Public support, Brexit among Higgins’s reasons for seeking second term
President says he has energy for job and there will be no reason for campaign to be 'dirty'
President Michael D Higgins and his wife Sabina Higgins at the National Museum of Ireland - Country Life in Turlough, Co. Mayo. Photograph: Keith Heneghan
President Michael D Higgins has said the new challenges of Brexit and its implications for the North, and the need for a “truly social Europe” were among his reasons for seeking a second term in Áras an Uachtaráin.
Speaking in Castlebar, Co Mayo, Mr Higgins said he had also been approached by a number of people from late 2016 who had asked him to continue.
Asked why he had changed his mind, having stated he would serve one term as president, Mr Higgins said during the 2011 campaign and afterwards his concentration then was on “the seven years to come”, and on fulfilling the “ceremonial aspects” of the role and “representation abroad”.
“As I have worked now for the last six-and-a half years, I found I could do it and do it with energy, and then a number of things happened that couldn’t have possibly be anticipated, such as the changes in the multilateral system, and Brexit is another,”he said.
Mr Higgins said that “particularly since the end of 2016”, people from “all sections” had approached him and asked him if he would seek a second term.
“Then I announced I would take time to consider my position, I thought about it long and hard, and then said early in July I would make a decision and this is what I am doing, on July 10th – four months from the time I finish my term on November 10th,” he said.
Mr Higgins, who was speaking following the opening of an exhibition of Traveller culture at the National Museum of Ireland in Turlough Park, said that Article 12.4.4 of the Constitution stated that “former or retiring presidents may become candidates on their own nomination”.
“When the order for an election is made, it is my intention to offer myself as an independent candidate,”he said.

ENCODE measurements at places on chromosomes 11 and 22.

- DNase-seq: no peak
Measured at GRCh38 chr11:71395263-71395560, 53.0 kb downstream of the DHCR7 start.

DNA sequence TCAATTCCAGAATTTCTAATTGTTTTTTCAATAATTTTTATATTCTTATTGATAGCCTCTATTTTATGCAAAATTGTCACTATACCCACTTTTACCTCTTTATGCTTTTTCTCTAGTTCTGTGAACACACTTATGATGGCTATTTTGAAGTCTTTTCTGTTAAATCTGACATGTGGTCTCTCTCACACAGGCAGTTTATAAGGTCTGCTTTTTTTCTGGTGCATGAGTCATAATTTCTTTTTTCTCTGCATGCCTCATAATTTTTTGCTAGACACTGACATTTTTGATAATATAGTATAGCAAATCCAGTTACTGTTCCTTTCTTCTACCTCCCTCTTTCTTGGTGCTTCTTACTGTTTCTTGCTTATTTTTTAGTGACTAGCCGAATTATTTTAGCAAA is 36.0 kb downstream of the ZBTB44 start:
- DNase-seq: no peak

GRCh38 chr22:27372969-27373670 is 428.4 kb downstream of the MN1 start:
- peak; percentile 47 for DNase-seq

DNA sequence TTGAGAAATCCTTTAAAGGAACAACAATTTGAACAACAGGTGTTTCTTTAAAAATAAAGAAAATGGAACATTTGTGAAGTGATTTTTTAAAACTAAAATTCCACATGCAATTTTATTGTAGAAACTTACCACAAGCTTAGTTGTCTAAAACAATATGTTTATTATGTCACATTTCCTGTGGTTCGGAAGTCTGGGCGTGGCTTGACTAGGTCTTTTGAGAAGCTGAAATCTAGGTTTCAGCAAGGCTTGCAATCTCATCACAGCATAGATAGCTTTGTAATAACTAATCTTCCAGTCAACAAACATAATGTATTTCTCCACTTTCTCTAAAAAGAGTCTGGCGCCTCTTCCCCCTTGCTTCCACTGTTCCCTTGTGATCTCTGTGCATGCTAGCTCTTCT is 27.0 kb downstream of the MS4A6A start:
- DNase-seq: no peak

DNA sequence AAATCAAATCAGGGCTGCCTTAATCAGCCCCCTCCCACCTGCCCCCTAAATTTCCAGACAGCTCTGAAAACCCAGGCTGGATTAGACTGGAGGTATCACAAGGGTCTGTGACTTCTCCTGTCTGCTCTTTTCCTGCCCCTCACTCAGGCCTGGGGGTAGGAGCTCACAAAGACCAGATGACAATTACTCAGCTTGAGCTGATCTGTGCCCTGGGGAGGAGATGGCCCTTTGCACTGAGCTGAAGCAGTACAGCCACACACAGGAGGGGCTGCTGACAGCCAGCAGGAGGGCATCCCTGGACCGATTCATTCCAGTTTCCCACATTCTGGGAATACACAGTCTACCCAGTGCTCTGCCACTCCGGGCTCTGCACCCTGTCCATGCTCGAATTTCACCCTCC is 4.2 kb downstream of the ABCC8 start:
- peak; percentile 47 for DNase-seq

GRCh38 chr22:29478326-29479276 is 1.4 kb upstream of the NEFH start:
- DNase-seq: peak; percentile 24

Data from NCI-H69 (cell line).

“It is something that hasn’t happened before – on the last occasion it was President de Valera, and his opponent was Tom O’Higgins,”he said.
“Things are very different, but I have had the opportunity of legal advice and legal opinion,”he said.
‘Deeply committed to Ireland’
“The truth is, I am not exactly stuck for something to do,” he said, when pressed on the reasons for his decision.
He believed it was the best way to spend “the next seven years of my life.”
“I am deeply committed to Ireland, and I have reasons to be concerned about Ireland, both at home and abroad,” he said.
“It is because of that I am offering . . I am not just saying that I am continuing.”
Asked about the possibility of an election, Mr Higgins recalled the campaign of 2011 and said his responsibility was for his “own nomination”.
He would pursue a campaign with “energy, vigour, humility” and with “a deep appreciation of the support I have been offered.”
The reason that he was making the announcement in this way was that he was separating it from his work as president, he said, speaking outside the exhibition and on museum grounds.
Mr Higgins said that his many engagements, obligations and appointments as president would continue.
“All of the work at Áras an Uachtaráin will continue,” he said. “Therefore if it comes to it then when I am organising a campaign, that will be organised separately from Áras an Uachtaráin.”
“ Of course it isn’t usual circumstances, but I am approaching it, I assure you, with robust energy,”he said.
He paid credit to his wife Sabina for her involvement, and said it had been a great honour to represent Irish people at home and abroad.
He referred to the public’s appreciation of recent commemorations, while he also believed that his consultation with young people was “something on which further work can be built”.
He recalled also his consultations on ethics, and said there were “many further initiatives” which he had in mind, and which he would share when he lodged his nomination papers.
He said Europe was in a fragile condition, and stressed the importance of social cohesion, and of “restoring the connection with the European street”
Mr Higgins said his health was excellent, and reminded journalists that his mandate in the 2011 election was over a million votes.
“If I felt I couldn’t do this job with energy, and to get the kind of response I have been getting, I wouldn’t be doing it,”he said.
“I am offering myself – everything depends on the will of the Irish people and I have deep respect for what they want,” he said. “But they know what they are getting, and they know what they’ve got,”he said.
There was “no reason for a campaign to be down and dirty,”he said in response to further questions.
He said he was amused by comments that he might be an “establishment candidate” and he thought it most unusual as he “hadn’t heard it for 50 years.”
He said he would prefer not to comment on the comments made by Senator Craughwell in relation to the timing of his announcement.
“Of course I have a constraint, in that I may not be able to do it in the way I had done it before because of my presidential duties,”he said. “But I will fulfil all of my duties as president in office.
“I just wish to say to anyone seeking this office – the discourse is important,”he said. “Let it be positive and let it be about how we can best serve Ireland, rather than any personal suggestions one way or another.”
“I have never shirked a campaign in my life,”he said.